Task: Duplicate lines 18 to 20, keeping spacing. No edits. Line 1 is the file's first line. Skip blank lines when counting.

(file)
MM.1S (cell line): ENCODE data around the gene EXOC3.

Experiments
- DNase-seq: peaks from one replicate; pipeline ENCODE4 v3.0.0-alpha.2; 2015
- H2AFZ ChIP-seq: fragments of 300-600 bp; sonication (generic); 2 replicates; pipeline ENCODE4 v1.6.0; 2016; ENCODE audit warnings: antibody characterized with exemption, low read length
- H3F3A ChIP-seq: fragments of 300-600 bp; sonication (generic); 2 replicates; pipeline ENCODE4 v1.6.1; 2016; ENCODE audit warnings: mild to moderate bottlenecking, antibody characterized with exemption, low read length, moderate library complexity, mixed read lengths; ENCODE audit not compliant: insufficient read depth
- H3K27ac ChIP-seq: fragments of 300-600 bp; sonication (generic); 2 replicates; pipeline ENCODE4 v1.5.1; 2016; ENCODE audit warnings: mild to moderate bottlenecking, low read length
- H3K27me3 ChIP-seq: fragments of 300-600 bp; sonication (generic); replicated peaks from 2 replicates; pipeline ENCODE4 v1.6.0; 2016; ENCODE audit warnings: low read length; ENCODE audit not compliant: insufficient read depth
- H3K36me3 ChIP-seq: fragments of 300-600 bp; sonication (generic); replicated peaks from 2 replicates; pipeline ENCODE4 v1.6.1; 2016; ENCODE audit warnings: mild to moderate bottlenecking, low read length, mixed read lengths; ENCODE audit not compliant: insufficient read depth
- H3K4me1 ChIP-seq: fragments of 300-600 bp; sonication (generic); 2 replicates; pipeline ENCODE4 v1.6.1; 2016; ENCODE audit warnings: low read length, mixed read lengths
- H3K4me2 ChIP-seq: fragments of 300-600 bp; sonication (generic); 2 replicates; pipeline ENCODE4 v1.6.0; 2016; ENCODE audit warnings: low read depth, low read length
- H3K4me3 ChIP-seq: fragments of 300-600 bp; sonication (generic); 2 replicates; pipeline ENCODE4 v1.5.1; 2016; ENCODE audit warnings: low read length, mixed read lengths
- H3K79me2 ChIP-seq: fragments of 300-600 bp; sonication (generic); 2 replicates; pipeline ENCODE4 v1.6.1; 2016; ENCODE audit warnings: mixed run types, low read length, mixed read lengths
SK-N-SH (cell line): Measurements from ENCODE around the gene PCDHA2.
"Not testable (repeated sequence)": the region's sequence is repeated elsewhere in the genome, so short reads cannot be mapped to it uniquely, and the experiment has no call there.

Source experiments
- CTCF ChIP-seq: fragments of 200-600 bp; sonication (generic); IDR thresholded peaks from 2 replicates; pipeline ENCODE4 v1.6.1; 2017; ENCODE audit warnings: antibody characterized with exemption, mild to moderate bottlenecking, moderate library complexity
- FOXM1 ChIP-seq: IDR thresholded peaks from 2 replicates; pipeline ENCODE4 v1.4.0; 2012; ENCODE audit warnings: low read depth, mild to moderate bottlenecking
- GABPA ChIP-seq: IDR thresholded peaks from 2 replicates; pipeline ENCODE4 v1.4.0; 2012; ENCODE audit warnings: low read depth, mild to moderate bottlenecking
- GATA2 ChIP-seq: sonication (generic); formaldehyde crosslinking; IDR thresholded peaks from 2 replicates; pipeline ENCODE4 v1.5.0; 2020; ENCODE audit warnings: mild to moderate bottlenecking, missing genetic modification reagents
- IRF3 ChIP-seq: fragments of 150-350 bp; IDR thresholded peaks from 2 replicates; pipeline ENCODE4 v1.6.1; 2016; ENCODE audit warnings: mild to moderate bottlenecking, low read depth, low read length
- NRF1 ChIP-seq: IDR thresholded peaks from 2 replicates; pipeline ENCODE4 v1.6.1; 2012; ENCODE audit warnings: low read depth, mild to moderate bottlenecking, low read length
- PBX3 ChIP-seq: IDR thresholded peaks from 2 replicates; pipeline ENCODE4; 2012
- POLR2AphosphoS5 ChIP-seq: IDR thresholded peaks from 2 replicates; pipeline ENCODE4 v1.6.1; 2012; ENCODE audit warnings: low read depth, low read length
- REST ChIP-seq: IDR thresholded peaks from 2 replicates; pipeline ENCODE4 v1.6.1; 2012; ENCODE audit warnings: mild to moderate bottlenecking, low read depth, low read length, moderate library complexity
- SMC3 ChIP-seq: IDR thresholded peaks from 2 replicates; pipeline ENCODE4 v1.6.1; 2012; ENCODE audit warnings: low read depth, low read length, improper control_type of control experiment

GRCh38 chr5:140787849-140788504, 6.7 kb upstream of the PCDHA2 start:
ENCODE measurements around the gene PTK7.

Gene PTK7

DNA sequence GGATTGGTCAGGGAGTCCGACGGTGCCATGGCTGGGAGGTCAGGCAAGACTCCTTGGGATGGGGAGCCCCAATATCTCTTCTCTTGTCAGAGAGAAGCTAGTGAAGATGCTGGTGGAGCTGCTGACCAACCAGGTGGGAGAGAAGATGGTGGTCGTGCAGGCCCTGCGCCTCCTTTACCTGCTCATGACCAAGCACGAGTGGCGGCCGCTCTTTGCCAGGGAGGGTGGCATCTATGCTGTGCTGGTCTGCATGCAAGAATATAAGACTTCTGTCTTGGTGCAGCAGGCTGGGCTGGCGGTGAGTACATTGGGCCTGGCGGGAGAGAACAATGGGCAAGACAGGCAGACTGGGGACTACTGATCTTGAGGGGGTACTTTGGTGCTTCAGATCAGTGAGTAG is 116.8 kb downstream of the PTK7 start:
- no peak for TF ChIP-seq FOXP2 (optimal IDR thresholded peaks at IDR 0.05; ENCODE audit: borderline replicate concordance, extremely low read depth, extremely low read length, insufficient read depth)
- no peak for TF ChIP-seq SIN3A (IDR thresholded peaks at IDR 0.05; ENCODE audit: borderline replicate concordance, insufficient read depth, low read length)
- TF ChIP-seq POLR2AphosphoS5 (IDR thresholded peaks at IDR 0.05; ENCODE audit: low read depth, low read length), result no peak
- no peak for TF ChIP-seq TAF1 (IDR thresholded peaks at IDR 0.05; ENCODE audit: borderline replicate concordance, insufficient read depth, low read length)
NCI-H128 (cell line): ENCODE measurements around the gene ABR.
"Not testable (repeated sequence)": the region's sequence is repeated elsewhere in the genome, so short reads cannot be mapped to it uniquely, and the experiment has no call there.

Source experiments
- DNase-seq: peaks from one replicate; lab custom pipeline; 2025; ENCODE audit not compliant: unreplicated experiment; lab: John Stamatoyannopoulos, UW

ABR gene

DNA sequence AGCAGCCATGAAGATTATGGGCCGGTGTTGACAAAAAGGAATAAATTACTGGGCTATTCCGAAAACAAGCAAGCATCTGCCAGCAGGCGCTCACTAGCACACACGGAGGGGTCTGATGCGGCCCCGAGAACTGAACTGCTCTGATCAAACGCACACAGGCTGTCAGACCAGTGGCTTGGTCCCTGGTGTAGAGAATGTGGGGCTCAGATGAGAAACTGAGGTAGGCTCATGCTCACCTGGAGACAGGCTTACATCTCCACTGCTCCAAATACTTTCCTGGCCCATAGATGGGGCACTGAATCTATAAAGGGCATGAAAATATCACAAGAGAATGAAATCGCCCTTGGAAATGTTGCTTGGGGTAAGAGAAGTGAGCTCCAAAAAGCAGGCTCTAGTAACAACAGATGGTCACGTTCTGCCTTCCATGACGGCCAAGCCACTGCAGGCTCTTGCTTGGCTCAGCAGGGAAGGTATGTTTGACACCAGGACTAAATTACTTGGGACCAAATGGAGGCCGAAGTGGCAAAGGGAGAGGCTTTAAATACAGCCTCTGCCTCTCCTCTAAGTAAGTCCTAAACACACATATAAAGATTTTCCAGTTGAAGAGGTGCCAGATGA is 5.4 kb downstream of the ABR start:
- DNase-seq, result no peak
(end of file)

- GABPA ChIP-seq: IDR thresholded peaks from 2 replicates; pipeline ENCODE4 v1.4.0; 2012; ENCODE audit warnings: low read depth, mild to moderate bottlenecking
- GATA2 ChIP-seq: sonication (generic); formaldehyde crosslinking; IDR thresholded peaks from 2 replicates; pipeline ENCODE4 v1.5.0; 2020; ENCODE audit warnings: mild to moderate bottlenecking, missing genetic modification reagents
- IRF3 ChIP-seq: fragments of 150-350 bp; IDR thresholded peaks from 2 replicates; pipeline ENCODE4 v1.6.1; 2016; ENCODE audit warnings: mild to moderate bottlenecking, low read depth, low read length